One non-limiting mechanism for increasing fuel pressure delivered to the nozzle chamber (14) is shown in FIG. 2. In that particular embodiment of the invention, a fuel storage chamber (19) communicates with the fuel supply passage (9). A plunger (20) actuatable from a location outside of the fuel injector (5) moves within the fuel storage chamber (19) to pressurize an amount of fuel (6). The plunger (20) actuating means (21) may be any of a variety of mechanical actuating device or hydraulic actuating device. In the embodiment shown, a tappet (22) and plunger (20) assembly is actuated indirectly or directly by a rotatable cam (23) or cam lobe (24) mounted on an engine (1) driven cam shaft (25). The profile of the surface of the rotatable cam (23) times plunger (20) movement, plunger stroke, and range of fuel pressures. A fuel control passage (26) communicates between the fuel storage chamber (19) and the nozzle chamber (13). One or more valve means (27) operates to open and close communication between the fuel storage chamber (19) and the nozzle chamber (13). Electrical actuation means (28) can be provided to operate the one or more valve means (27). For example, the electrical actuation means (28) can include a single solenoid or a plurality of solenoids. The one or more valve means (27) operate to deliver pressurized fuel (6) to the nozzle chamber (13) lifting the injector valve (16) from the corresponding valve seat (18) allowing the amount of fuel (6) to be dispersed into one of the fuel combustion chambers (2) through the nozzle orifice (15).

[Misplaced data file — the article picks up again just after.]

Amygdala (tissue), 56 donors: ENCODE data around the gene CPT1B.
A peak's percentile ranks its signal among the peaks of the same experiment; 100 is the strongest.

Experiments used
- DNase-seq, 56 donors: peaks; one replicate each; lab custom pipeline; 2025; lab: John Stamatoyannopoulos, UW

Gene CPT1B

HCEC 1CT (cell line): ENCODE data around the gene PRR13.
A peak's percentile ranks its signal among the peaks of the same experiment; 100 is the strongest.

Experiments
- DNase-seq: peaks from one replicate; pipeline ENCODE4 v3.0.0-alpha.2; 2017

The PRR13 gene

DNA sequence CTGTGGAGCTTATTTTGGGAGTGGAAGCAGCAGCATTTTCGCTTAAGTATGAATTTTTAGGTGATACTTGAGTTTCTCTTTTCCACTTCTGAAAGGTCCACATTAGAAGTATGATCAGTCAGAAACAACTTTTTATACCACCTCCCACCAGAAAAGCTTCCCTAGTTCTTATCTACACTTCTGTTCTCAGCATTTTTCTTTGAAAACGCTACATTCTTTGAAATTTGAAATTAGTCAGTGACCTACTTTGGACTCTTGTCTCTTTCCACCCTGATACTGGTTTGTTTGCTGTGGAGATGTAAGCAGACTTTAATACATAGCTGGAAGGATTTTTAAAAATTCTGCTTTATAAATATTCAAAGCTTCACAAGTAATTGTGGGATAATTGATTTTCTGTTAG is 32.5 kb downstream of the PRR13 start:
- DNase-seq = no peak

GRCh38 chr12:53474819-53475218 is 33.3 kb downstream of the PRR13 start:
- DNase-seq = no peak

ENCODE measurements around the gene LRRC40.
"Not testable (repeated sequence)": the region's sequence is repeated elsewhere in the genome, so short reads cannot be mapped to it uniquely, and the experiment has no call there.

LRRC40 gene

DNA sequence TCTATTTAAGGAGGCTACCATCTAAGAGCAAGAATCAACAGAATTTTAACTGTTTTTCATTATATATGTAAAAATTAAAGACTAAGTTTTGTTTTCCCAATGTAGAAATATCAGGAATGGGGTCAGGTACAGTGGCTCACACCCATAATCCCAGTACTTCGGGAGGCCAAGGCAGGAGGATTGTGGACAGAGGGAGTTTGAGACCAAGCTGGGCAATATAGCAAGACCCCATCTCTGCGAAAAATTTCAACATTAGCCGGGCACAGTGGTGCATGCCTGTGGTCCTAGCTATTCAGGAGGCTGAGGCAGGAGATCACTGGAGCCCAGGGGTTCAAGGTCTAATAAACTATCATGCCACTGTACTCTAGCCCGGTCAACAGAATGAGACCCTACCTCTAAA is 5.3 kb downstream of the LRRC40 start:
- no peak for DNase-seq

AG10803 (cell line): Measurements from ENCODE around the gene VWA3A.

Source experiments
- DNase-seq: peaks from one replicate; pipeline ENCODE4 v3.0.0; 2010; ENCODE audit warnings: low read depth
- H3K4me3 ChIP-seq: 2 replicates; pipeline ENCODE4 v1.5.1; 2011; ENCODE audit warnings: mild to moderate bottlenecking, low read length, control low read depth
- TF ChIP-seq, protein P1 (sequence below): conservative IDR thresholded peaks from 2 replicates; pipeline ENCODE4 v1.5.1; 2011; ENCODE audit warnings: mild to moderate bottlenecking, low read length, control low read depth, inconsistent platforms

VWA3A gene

Again referring primarily to FIG. 1, the inventive fuel injector (5) can further include an electric current generator (29) which generates an electrical current (30) timed in relation to the delivery of the amount of fuel (6) from the nozzle orifice (15) into the corresponding one of the fuel combustion chambers (2). The delivery of the amount of fuel (6) from the nozzle orifice (15) of the nozzle (13) of the fuel injector (5) can be timed in relation to the position of those parts of the engine (such as pistons coupled to a crankshaft) which translate the expansion of gases resulting from combustion of the amount of fuel (6) in the corresponding one of the combustion chambers (2) into rotational motion of the drive shaft (not shown). The electrical current (30) can be sufficient to generate a discharge (31) of electrical current (30) (or spark) across a gap (32) of at least a pair of conductors (33)(34) proximate a corresponding pair of conductor ends (35)(36) within the corresponding one of the combustion chambers (2) to ignite the amount of fuel (6) delivered from the nozzle (15) of the fuel injector (5).